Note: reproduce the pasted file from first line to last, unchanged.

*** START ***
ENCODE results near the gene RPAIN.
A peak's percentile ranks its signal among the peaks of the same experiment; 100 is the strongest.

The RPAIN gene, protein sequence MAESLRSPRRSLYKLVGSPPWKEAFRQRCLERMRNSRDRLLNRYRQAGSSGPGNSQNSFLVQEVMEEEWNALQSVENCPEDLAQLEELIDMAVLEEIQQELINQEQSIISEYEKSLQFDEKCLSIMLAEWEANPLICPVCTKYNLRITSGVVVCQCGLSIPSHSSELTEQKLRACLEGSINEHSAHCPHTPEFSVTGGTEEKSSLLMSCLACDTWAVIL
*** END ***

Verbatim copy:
ENCODE results near the gene RPAIN.
A peak's percentile ranks its signal among the peaks of the same experiment; 100 is the strongest.

The RPAIN gene, protein sequence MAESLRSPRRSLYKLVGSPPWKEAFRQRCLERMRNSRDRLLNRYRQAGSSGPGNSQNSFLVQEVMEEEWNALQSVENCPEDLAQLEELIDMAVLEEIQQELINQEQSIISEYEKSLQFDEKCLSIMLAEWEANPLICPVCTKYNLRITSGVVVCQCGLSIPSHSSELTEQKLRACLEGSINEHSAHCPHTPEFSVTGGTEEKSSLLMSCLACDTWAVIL